“You look pretty, Mom.”

Sunlight streams through glass. She looks in the distance. Swiftly her fingers reach. She shuts the cover over the mirror and lifts the visor.

“We’ll do something for Mother’s Day,” I say.

“Nothing fancy, just take me for ice cream. That’s enough.”

Silence fills every bit of space. A silence so vast it reminds us of all we never said. A veil of crepe settled over memories, the years spent tip- toeing around the shards that filled up spaces. Somehow we managed to hold to one another. I told her, “You are worth so much more.” I vowed that she would never break again.

The car pulls to the curb and I watch as she walks the short path to the front door, see her turn the key in the lock and notice that she looks back to wave good- bye. This is her signature.

It is the hug I will not receive, the kiss on the cheek that is missing and the spoken words I will never hear.

I imagine my mother walking through the lobby and checking her mailbox. She stops at the elevator and pushes the button. As the door opens, she smiles.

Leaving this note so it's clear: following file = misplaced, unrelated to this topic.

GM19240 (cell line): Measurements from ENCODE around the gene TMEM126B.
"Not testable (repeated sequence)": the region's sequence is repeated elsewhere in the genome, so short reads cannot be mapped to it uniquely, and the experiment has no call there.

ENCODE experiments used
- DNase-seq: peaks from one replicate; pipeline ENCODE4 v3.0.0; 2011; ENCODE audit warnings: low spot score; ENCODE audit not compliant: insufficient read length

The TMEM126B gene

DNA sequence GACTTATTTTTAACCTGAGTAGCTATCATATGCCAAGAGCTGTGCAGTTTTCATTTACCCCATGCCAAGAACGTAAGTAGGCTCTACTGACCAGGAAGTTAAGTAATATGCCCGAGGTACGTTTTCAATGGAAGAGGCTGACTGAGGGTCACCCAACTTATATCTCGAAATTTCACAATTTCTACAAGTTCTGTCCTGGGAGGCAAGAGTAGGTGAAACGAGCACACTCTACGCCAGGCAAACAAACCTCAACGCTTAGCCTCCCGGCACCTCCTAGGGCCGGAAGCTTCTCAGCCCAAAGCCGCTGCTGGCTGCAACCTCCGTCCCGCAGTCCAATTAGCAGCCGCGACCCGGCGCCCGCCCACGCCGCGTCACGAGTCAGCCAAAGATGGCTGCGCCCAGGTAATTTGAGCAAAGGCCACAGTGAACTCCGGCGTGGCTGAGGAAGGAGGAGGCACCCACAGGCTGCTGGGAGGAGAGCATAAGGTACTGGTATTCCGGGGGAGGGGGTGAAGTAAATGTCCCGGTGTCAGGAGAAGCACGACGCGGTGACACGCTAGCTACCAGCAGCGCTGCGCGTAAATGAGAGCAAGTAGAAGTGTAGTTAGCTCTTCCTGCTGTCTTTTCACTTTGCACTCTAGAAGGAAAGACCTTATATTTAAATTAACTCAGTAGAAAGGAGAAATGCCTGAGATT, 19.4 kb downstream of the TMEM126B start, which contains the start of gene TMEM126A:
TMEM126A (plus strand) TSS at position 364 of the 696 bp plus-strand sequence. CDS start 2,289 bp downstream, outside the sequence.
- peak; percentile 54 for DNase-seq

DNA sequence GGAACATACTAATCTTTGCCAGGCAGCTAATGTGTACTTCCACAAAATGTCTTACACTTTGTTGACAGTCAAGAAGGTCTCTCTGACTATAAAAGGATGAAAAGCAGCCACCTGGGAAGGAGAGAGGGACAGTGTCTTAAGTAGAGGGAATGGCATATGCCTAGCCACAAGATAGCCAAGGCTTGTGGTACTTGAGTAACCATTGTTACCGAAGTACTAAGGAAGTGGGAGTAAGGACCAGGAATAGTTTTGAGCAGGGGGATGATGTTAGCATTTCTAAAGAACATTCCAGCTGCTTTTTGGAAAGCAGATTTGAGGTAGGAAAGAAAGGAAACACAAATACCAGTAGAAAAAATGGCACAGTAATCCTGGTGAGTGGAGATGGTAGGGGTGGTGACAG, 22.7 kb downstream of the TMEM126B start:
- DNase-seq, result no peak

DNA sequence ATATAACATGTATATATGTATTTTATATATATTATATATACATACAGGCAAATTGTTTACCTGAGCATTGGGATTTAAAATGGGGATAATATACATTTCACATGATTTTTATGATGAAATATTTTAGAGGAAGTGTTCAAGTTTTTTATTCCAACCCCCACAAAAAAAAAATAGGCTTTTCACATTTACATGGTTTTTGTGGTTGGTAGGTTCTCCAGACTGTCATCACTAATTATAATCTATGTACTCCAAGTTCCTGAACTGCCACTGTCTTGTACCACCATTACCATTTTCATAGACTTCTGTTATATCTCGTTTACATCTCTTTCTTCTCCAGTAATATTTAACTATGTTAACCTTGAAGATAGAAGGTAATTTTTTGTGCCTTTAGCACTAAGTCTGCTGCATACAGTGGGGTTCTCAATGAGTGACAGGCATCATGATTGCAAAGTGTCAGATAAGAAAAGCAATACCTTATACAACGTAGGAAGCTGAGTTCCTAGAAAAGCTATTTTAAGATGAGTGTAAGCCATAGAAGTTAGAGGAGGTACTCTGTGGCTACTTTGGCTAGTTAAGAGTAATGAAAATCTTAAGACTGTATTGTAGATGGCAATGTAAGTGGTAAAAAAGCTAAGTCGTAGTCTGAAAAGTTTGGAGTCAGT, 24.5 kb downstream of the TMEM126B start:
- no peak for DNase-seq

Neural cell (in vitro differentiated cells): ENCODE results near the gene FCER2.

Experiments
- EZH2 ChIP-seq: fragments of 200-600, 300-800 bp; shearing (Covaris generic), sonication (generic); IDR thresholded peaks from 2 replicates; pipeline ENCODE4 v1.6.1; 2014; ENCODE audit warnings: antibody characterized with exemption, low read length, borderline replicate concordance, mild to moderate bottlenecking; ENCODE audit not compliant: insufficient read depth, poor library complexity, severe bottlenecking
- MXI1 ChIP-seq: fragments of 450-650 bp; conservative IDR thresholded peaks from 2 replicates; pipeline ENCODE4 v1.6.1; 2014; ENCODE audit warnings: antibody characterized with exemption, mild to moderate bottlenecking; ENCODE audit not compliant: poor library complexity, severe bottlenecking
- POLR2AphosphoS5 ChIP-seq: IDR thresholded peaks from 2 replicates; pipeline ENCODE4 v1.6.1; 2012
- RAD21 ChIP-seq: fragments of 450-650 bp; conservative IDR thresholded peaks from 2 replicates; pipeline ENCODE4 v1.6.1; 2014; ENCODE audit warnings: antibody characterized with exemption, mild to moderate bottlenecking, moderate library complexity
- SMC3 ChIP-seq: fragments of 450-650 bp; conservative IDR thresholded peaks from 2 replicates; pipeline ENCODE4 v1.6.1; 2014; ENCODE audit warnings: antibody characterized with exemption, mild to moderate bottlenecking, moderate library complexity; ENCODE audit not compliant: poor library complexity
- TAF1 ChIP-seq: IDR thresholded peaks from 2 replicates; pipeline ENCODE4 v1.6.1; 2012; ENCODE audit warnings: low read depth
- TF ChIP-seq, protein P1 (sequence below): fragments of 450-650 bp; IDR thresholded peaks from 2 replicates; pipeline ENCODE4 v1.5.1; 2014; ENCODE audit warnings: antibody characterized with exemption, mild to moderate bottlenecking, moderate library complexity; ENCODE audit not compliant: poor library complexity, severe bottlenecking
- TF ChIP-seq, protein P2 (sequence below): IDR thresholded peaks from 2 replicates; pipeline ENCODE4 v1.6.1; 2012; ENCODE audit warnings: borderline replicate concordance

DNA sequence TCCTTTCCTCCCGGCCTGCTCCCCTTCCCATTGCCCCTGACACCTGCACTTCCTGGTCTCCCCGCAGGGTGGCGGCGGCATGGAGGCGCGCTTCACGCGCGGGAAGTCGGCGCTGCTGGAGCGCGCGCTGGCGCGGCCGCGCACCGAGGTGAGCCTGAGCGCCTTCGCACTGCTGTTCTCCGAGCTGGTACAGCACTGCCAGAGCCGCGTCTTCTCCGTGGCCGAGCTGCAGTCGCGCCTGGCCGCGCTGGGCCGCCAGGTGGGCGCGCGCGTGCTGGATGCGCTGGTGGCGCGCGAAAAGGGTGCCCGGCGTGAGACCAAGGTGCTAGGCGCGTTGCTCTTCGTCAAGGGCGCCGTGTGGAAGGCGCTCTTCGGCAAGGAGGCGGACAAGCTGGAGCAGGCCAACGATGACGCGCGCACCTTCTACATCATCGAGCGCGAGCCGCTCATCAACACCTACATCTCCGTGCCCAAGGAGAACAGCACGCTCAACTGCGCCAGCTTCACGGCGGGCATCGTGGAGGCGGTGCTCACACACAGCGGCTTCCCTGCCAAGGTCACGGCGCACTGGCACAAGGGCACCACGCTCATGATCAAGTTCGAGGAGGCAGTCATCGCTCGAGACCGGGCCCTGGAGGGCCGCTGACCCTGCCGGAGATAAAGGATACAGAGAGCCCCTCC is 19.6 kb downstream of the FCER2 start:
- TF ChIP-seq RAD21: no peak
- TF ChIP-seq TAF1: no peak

Her finger touches the second floor light. She stands and absorbs the familiar creaks and groans of the pulleys that lift her higher.

At the second floor the elevator stops and the door clunks open. My mother exits and begins the short climb up the three stairs to her suite. Her veined hand grips the rail as she slowly places one foot ahead of the other. She hears the familiar sound of voices chattering down the hall. Laughter rings, a television booms. She inhales the spiciness of turmeric and smoke that seeps from beneath a door. On her head is perched the new straw hat. She smiles.

 

If I wait long enough my mother will appear in the apartment’s window and look down upon the street.

Our eyes meet and I see her, a beautiful woman wearing a straw crown.